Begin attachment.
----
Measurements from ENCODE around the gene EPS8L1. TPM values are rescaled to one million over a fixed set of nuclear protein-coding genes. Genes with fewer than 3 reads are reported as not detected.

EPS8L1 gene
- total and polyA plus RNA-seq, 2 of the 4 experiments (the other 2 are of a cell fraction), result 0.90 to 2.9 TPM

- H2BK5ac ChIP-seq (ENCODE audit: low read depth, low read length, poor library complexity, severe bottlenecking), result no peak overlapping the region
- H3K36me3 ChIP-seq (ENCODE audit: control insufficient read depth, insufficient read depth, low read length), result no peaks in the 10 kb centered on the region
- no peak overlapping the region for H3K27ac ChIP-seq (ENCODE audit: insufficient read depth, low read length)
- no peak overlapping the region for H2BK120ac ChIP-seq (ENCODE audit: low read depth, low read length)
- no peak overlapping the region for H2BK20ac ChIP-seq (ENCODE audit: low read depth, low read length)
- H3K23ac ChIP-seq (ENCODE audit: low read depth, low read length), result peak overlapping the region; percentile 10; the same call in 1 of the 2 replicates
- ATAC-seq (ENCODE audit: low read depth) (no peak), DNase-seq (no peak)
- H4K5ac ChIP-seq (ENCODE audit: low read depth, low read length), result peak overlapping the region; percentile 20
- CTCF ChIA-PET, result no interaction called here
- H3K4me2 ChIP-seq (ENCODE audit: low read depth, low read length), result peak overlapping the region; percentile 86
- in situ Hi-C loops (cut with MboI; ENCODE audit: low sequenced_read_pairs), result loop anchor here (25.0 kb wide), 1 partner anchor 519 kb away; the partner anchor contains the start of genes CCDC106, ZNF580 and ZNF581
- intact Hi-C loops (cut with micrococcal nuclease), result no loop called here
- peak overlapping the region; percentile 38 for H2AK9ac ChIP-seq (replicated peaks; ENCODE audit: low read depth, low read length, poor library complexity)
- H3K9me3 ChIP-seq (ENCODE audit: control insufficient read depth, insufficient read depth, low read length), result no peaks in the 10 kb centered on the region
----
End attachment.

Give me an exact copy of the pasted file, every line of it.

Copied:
Measurements from ENCODE around the gene EPS8L1. TPM values are rescaled to one million over a fixed set of nuclear protein-coding genes. Genes with fewer than 3 reads are reported as not detected.

EPS8L1 gene
- total and polyA plus RNA-seq, 2 of the 4 experiments (the other 2 are of a cell fraction), result 0.90 to 2.9 TPM

- H2BK5ac ChIP-seq (ENCODE audit: low read depth, low read length, poor library complexity, severe bottlenecking), result no peak overlapping the region
- H3K36me3 ChIP-seq (ENCODE audit: control insufficient read depth, insufficient read depth, low read length), result no peaks in the 10 kb centered on the region
- no peak overlapping the region for H3K27ac ChIP-seq (ENCODE audit: insufficient read depth, low read length)
- no peak overlapping the region for H2BK120ac ChIP-seq (ENCODE audit: low read depth, low read length)
- no peak overlapping the region for H2BK20ac ChIP-seq (ENCODE audit: low read depth, low read length)
- H3K23ac ChIP-seq (ENCODE audit: low read depth, low read length), result peak overlapping the region; percentile 10; the same call in 1 of the 2 replicates
- ATAC-seq (ENCODE audit: low read depth) (no peak), DNase-seq (no peak)
- H4K5ac ChIP-seq (ENCODE audit: low read depth, low read length), result peak overlapping the region; percentile 20
- CTCF ChIA-PET, result no interaction called here
- H3K4me2 ChIP-seq (ENCODE audit: low read depth, low read length), result peak overlapping the region; percentile 86
- in situ Hi-C loops (cut with MboI; ENCODE audit: low sequenced_read_pairs), result loop anchor here (25.0 kb wide), 1 partner anchor 519 kb away; the partner anchor contains the start of genes CCDC106, ZNF580 and ZNF581
- intact Hi-C loops (cut with micrococcal nuclease), result no loop called here
- peak overlapping the region; percentile 38 for H2AK9ac ChIP-seq (replicated peaks; ENCODE audit: low read depth, low read length, poor library complexity)
- H3K9me3 ChIP-seq (ENCODE audit: control insufficient read depth, insufficient read depth, low read length), result no peaks in the 10 kb centered on the region